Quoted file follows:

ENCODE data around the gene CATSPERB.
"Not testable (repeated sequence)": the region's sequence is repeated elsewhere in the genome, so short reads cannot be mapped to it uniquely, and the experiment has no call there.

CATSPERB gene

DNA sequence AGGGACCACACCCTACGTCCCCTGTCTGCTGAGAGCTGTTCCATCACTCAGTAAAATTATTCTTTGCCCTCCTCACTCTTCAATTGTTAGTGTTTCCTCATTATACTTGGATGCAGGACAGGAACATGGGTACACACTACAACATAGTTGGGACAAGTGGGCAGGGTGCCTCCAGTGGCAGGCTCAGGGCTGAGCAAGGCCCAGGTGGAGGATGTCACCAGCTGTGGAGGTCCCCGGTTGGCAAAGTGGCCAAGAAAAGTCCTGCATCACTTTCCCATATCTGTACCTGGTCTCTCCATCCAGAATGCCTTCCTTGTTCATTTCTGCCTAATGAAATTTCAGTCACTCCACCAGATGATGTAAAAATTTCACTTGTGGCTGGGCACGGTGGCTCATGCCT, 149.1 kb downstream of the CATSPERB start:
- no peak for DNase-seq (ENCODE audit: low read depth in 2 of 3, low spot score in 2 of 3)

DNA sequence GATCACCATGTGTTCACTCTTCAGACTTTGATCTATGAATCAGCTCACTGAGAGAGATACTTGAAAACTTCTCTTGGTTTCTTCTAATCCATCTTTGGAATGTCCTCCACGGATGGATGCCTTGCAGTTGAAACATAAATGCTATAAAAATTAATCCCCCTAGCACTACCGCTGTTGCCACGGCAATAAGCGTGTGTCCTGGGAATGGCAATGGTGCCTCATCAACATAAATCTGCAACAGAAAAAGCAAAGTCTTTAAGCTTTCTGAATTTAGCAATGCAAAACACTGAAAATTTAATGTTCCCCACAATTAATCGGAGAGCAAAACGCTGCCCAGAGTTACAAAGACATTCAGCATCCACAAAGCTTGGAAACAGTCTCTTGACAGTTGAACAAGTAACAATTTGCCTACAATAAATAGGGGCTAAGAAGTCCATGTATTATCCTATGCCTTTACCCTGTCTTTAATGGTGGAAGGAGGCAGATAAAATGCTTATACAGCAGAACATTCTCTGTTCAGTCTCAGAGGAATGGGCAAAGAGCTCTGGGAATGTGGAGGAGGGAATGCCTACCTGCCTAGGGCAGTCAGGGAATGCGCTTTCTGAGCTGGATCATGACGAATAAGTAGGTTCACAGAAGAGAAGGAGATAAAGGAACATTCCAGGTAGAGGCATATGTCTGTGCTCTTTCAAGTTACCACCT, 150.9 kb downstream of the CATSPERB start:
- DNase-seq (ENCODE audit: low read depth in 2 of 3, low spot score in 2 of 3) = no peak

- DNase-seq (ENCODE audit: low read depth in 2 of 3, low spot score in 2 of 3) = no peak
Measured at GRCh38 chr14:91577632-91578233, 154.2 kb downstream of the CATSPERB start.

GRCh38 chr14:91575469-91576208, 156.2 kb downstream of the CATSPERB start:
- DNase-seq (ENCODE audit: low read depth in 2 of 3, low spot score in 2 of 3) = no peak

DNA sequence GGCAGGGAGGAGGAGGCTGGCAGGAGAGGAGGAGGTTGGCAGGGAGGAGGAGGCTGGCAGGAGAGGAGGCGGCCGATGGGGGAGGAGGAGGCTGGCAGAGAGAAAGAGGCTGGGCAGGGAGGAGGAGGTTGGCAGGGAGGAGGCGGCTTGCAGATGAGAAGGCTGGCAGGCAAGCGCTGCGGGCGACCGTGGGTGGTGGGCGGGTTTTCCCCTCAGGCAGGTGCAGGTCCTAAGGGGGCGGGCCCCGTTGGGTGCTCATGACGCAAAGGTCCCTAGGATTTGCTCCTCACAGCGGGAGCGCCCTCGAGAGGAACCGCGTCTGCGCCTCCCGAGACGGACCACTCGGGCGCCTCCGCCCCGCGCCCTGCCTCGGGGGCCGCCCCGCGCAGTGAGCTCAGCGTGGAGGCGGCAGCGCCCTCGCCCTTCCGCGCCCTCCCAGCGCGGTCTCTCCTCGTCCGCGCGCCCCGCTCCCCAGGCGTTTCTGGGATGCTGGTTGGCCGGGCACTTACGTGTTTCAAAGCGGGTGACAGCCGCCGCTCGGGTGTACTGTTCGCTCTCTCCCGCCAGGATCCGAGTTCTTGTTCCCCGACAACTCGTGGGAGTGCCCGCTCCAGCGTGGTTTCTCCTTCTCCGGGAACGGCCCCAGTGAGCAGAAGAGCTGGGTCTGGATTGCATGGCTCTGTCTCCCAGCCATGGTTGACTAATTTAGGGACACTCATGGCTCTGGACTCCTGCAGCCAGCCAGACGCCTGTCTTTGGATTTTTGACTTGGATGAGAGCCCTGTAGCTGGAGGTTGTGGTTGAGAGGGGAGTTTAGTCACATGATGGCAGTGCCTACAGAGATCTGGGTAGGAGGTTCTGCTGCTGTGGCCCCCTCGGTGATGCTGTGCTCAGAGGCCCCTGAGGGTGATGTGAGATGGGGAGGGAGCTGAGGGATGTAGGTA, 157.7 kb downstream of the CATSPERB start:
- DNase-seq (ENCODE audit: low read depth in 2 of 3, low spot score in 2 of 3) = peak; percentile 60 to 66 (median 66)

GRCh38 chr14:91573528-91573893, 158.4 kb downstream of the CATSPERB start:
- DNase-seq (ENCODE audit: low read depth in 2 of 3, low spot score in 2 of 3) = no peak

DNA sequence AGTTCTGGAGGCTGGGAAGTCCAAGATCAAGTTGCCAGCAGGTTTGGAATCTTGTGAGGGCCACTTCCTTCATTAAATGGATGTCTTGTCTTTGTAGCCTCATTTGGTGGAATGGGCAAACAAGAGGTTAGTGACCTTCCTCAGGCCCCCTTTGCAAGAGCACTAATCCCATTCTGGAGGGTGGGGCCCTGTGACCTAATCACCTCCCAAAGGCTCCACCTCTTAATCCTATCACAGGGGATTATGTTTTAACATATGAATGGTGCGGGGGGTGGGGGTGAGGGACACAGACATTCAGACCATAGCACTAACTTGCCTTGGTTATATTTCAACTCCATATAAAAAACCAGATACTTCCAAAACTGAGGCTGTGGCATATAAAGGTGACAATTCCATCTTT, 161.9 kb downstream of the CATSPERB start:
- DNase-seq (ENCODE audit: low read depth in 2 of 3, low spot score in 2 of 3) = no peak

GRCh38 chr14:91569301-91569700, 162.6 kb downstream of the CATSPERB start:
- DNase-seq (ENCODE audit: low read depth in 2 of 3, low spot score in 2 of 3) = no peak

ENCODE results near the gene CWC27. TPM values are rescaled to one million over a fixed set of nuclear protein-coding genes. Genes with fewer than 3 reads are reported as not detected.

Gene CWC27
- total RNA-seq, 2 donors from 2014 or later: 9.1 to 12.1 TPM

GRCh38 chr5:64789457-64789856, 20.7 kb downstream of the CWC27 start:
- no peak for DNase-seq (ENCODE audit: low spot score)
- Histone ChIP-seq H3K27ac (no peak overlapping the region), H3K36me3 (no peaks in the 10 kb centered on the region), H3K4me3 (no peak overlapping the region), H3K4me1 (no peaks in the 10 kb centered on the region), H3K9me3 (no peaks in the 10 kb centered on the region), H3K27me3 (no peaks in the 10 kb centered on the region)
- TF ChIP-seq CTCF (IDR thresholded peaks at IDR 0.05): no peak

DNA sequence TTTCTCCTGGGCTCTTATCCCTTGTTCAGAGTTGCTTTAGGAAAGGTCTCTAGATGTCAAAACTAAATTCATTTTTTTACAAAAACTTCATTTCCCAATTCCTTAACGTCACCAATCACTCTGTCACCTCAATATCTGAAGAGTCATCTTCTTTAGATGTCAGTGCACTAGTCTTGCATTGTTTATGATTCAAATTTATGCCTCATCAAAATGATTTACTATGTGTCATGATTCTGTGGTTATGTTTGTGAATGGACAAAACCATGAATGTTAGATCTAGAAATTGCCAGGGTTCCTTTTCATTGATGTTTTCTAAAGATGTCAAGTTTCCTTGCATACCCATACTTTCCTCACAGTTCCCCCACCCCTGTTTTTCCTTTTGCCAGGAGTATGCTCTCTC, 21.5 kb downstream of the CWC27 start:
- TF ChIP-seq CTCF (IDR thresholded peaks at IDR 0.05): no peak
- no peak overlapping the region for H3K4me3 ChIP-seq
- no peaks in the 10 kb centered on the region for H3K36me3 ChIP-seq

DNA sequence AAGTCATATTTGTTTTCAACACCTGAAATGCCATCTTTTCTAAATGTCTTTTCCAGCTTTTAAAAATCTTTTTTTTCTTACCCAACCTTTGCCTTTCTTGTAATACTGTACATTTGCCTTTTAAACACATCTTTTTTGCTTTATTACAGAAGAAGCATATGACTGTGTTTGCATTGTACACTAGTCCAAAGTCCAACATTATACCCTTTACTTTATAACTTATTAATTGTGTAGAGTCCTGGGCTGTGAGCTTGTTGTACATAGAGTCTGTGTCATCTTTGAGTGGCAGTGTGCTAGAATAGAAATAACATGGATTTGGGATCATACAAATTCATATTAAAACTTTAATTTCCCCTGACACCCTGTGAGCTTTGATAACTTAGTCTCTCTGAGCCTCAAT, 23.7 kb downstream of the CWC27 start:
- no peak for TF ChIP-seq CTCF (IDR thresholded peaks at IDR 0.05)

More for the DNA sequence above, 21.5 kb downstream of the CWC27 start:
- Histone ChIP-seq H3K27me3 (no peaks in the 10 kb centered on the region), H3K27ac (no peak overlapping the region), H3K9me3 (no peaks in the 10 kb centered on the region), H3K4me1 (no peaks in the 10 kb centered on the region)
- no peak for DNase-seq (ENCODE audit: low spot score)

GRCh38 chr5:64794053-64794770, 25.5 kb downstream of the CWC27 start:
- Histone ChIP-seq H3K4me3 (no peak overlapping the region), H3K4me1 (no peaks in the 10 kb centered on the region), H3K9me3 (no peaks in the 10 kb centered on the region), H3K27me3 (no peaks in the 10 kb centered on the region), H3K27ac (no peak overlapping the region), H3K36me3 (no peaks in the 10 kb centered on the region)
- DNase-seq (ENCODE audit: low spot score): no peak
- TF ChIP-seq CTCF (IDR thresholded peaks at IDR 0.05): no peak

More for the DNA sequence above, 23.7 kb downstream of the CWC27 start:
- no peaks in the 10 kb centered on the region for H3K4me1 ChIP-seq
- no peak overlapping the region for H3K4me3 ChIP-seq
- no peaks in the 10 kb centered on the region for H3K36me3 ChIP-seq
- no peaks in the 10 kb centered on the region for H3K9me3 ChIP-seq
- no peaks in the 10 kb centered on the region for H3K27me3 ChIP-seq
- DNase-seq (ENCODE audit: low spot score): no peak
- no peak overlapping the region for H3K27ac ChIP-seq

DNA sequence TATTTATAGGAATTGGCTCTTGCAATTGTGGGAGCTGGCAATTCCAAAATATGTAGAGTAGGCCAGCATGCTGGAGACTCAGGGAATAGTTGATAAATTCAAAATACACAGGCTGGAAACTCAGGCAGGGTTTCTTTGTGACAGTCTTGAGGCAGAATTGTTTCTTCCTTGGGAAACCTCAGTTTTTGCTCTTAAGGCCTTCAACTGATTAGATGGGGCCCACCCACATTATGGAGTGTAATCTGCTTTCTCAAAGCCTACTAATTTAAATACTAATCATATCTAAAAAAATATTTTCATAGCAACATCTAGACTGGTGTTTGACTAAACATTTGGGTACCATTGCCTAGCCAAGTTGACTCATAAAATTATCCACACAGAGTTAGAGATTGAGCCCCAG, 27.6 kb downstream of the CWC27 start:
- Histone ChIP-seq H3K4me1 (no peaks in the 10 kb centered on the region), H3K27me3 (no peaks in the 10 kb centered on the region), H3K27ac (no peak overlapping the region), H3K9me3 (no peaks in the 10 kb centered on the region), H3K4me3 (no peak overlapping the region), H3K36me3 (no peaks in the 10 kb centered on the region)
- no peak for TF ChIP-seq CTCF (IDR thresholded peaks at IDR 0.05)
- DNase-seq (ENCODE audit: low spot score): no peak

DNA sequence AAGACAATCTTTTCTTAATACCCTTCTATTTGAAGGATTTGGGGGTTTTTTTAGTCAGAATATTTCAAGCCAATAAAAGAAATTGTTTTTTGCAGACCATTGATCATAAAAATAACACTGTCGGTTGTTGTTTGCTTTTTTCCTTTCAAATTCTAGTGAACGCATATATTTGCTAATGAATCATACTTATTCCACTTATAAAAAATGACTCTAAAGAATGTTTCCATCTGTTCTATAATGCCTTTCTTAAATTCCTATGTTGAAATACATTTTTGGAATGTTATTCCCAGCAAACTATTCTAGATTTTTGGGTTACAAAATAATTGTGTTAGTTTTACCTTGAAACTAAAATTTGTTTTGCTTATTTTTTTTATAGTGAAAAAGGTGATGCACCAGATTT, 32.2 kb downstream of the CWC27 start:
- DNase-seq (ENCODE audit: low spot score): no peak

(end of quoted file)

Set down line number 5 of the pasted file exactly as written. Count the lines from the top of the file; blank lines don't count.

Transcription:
- no peak for DNase-seq (ENCODE audit: low read depth in 2 of 3, low spot score in 2 of 3)